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How Might Washington’s New COVID Exposure Notification App Impact Local Restaurants?

It’s a complement to contact tracing that aims to protect privacy without revealing personal info or location of users

A map with symbols of various people across a city grid receiving notifications, denoted by exclamation marks
WA Notify sends out anonymous codes to users when there has been a potential exposure to COVID-19.
WA Notify (YouTube)

On Monday, November 30, Washington state rolled out a new smartphone app that alerts users when they’ve potentially been exposed to someone with COVID-19. Officials hope that WA Notify — available on iPhone via Settings and to Android users through the Google Play store — can be an effective new tool in stemming the ongoing pandemic that has claimed the lives of 2,828 Washingtonians to date, while still protecting people’s privacy. The anonymous aspect of the app may be important to restaurants that once had reservations about logging customer information for contact tracing purposes, since this is more of a voluntary individual effort.

According to the Washington State Department of Health, the app is powered with Bluetooth technology, voluntary to use, and works to protect people’s privacy through basic alerts that don’t include any personal or location information. Each phone that enables the notifications exchanges random, anonymous codes with the phones of others nearby triggered by an algorithm that detects close contact as within six feet and for a duration of at least 15 minutes. “If another WA Notify user you’ve been near in the last two weeks later tests positive for COVID-19 and adds their verification code to the app, you’ll get an anonymous notification that you’ve had a possible exposure,” the department says in describing the functionality. The app does not store any identifying details of users, nor does it send information to local officials.

In a press conference officially announcing the app Monday afternoon, Gov. Jay Inslee said 200,000 Washingtonians had already signed up, and noted that adaptation of just 15 percent of smartphone users could reduce COVID infections by up to 11 percent and deaths by 11 to 15 percent. Other states, such as Colorado, Connecticut, and Maryland, have rolled out similar exposure notification apps.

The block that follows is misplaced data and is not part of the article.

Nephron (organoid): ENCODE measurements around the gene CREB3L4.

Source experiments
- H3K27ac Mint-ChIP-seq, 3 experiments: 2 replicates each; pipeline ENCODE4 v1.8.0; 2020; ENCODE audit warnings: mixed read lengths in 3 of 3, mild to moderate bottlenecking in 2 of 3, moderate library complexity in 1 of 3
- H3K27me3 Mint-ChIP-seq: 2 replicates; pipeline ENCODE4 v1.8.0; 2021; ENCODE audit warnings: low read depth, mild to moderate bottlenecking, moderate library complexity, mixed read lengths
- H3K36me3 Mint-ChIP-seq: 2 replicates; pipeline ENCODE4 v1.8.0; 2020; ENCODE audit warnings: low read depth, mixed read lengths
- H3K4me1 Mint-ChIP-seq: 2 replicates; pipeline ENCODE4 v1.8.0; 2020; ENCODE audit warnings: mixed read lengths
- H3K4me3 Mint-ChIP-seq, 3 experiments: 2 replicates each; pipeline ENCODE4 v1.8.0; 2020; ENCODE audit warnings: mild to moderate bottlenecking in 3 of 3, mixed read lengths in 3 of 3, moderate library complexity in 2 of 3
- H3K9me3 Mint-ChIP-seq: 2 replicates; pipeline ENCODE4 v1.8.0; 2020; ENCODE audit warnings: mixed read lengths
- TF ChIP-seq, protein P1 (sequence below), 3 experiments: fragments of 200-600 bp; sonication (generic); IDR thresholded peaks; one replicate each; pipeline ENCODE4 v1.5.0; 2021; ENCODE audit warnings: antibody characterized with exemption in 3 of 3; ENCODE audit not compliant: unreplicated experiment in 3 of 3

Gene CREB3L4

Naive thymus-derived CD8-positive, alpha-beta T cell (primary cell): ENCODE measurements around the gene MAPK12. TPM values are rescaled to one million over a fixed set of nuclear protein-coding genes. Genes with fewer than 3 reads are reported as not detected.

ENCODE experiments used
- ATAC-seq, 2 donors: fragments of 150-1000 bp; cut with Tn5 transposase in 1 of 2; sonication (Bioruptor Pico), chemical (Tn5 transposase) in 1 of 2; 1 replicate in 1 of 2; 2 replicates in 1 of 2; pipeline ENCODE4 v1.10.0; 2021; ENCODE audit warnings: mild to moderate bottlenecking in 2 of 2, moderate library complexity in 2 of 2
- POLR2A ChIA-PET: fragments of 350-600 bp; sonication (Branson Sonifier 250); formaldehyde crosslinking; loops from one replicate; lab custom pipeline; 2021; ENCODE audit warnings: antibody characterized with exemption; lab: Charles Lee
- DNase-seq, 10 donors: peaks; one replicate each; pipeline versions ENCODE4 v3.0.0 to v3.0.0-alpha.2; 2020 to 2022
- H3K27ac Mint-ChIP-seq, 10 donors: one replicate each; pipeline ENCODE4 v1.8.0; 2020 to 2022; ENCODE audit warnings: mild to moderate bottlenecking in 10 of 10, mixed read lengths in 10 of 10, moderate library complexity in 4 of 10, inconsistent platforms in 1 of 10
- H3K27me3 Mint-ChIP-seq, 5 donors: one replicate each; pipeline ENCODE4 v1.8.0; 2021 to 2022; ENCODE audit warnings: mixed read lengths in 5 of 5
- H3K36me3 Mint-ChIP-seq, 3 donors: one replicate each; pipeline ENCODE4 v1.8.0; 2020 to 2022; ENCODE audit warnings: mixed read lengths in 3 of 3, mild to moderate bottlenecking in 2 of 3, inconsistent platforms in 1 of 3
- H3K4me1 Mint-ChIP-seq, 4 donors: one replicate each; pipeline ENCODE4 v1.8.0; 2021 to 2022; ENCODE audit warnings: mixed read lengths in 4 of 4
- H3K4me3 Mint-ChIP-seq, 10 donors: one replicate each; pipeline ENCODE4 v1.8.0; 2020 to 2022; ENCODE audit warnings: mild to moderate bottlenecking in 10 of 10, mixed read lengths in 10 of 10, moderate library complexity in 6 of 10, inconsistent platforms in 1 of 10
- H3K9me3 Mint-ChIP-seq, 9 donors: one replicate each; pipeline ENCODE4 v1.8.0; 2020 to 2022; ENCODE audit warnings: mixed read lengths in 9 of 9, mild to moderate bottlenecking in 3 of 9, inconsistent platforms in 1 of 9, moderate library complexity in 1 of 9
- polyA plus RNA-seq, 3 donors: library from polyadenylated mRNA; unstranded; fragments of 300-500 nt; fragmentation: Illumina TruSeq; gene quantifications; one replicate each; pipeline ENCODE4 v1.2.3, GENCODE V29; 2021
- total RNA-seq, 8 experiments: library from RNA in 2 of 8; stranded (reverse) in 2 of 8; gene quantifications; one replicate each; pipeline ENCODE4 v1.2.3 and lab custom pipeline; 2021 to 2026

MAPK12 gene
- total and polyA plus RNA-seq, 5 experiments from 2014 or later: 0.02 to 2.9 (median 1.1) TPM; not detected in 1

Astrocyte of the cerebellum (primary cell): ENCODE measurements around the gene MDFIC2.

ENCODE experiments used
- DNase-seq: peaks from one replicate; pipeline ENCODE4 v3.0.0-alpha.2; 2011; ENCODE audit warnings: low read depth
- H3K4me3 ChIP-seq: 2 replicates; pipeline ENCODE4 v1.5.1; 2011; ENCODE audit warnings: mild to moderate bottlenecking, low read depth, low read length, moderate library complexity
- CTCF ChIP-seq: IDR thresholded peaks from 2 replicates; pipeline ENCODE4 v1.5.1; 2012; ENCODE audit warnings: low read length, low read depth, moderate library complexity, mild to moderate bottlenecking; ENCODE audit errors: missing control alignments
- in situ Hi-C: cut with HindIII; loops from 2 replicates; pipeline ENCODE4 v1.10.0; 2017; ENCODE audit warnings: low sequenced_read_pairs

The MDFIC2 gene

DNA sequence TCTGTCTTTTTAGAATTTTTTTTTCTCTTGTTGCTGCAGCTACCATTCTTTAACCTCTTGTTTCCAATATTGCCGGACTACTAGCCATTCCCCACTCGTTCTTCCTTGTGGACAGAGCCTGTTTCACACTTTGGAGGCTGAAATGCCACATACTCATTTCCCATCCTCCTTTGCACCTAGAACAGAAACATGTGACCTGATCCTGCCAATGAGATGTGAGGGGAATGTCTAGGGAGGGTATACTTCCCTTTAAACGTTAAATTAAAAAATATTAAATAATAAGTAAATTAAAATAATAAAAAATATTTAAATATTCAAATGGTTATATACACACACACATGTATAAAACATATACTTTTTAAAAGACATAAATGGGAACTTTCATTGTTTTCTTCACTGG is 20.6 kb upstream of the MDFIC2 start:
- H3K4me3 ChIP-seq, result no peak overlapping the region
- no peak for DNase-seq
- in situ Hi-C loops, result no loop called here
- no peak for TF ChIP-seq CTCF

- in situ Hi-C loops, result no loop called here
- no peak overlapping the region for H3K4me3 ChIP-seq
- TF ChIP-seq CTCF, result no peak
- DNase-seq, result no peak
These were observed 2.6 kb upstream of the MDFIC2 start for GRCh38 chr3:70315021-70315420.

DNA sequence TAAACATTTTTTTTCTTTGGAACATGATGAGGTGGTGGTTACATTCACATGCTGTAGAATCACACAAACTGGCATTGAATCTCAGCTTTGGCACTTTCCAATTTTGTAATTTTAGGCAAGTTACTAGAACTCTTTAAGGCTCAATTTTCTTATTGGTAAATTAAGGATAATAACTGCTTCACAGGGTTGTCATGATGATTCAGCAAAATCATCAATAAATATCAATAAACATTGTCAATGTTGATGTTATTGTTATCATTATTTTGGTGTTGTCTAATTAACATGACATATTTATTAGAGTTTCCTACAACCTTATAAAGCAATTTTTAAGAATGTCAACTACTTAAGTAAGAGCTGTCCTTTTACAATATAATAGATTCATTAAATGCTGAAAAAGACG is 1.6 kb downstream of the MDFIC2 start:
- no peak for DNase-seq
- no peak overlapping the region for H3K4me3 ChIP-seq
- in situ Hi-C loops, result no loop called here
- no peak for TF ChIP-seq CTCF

In general, the impact of the app on restaurants may be minimal, at least at first. Even if people who, for instance, have an extended conversation by dining together at a table outside get notifications of exposure later on, the privacy protections won’t confirm that the transmission happened at any specific location. But the app could still help boost contact tracing efforts, which may help give a clearer picture on how COVID spread at restaurants is occurring. With more contact tracing precision, state policies impacting the hospitality industry could potentially be more targeted in their approach, although nothing is guaranteed if the recent alarming spike in cases doesn’t subside soon.

Of course, any effort that helps mitigate COVID transmission, in advance of a vaccine distribution, could be good news for businesses hoping to reopen sooner rather than later (as it stands, indoor dining is banned until December 14 across Washington). On Monday, Inslee said decisions on any potential additional restrictions are “not imminent,” but officials are keeping a close eye on the rise in cases following Thanksgiving to see if more drastic measures are necessary.

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